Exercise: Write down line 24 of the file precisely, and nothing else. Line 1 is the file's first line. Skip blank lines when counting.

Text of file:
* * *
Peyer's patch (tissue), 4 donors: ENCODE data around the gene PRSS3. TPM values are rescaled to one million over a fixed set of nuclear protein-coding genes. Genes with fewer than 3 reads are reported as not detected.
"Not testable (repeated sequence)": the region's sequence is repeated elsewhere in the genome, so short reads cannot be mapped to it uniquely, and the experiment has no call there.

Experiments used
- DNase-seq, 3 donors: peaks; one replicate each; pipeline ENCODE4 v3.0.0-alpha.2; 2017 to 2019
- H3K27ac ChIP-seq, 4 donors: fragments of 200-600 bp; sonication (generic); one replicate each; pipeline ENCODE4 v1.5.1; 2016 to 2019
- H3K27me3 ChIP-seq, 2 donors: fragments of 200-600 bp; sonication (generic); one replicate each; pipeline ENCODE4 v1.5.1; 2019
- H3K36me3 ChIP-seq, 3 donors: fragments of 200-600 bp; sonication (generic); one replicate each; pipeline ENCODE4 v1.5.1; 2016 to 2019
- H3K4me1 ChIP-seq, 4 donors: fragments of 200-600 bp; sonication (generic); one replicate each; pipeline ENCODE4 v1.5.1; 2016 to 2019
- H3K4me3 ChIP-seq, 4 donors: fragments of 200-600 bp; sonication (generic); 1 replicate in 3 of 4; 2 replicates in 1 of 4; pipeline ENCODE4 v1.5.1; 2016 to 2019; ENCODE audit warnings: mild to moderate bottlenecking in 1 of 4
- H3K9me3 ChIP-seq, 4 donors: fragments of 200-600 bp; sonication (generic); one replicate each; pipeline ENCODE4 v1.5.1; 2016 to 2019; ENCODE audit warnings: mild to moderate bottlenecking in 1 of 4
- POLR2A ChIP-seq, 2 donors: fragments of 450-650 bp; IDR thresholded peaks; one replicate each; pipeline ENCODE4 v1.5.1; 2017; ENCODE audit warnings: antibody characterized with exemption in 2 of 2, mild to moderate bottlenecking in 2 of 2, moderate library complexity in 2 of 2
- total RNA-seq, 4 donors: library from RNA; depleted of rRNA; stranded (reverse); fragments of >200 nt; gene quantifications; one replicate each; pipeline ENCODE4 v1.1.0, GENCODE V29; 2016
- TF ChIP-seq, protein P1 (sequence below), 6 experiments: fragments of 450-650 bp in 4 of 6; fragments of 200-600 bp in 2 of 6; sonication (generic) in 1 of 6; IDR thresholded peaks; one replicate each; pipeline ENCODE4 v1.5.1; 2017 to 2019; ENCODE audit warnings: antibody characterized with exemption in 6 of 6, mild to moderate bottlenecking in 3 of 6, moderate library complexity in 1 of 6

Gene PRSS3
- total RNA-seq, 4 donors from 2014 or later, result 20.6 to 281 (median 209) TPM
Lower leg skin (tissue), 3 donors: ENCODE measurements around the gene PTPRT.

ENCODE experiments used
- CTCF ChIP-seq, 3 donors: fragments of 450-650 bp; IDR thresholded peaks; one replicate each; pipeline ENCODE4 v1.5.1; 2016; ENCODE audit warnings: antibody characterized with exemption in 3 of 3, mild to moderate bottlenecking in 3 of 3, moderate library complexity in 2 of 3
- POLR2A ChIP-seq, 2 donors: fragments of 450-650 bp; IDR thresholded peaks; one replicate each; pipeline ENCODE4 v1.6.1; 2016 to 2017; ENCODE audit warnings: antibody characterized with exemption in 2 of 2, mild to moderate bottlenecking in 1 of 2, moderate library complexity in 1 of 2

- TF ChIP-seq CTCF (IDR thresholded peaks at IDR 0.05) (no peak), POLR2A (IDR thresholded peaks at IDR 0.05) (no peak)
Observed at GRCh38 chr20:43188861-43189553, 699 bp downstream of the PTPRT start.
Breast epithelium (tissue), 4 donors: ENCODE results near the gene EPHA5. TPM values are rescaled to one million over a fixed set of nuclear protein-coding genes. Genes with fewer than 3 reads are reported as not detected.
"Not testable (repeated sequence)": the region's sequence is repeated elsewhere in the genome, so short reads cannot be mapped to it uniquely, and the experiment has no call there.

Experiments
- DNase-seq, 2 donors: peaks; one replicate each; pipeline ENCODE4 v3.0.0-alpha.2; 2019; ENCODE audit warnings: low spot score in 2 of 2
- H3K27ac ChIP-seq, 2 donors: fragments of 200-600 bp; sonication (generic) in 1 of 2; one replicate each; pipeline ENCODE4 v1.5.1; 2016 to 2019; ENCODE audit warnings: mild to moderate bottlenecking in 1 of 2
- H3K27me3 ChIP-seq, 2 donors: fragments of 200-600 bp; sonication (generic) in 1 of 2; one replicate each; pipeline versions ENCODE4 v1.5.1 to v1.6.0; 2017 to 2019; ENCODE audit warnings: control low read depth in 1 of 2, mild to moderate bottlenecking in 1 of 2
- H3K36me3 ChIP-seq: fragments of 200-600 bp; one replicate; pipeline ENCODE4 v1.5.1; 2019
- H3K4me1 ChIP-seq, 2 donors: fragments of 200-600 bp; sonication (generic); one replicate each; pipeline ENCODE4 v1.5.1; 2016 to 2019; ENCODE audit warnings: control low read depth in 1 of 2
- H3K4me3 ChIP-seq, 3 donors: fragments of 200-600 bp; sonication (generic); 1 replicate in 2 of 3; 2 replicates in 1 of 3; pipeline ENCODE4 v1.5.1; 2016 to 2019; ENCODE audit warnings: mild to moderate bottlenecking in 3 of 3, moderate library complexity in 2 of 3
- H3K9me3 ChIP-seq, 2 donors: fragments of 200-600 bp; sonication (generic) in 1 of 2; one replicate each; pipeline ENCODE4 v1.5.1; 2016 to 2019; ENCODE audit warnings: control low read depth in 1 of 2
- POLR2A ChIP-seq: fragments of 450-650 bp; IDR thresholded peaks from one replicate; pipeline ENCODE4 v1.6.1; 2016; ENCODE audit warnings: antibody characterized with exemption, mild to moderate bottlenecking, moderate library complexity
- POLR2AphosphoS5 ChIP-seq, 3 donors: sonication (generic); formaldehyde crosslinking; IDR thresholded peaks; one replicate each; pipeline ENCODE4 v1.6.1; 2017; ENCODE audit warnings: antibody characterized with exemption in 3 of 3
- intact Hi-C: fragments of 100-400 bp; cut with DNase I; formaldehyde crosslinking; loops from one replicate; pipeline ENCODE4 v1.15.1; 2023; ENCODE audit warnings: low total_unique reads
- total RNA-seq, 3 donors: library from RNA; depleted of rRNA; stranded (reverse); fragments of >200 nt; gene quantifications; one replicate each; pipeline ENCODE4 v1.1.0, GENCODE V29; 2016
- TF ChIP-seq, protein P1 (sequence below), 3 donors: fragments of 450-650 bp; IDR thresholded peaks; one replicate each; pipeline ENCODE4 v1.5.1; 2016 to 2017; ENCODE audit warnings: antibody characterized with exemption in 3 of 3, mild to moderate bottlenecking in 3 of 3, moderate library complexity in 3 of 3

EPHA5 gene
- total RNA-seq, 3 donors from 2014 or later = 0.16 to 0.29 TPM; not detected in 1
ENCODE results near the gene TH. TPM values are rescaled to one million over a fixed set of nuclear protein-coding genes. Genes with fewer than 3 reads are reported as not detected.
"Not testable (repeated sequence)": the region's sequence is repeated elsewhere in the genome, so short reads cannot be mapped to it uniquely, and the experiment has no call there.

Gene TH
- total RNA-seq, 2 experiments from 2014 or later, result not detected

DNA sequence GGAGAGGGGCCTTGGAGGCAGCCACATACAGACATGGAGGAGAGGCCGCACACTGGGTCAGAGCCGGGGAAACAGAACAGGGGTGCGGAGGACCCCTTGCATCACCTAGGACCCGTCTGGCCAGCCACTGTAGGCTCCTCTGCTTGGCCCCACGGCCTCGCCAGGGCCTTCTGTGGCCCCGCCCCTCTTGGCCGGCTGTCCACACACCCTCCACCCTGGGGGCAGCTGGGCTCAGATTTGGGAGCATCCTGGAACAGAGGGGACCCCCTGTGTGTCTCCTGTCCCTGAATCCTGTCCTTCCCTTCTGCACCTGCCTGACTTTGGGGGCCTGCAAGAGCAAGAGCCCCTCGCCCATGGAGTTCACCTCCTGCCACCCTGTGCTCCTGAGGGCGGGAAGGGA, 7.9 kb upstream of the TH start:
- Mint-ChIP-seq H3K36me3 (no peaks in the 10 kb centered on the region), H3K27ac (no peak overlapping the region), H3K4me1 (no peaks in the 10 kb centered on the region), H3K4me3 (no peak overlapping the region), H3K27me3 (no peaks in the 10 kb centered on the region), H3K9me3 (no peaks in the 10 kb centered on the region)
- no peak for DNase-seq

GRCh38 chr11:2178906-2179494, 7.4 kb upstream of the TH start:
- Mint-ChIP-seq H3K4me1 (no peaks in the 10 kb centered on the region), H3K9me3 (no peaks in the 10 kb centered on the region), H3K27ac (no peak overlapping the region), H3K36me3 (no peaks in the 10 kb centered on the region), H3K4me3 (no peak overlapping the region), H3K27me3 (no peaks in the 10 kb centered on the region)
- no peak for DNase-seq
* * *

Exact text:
Experiments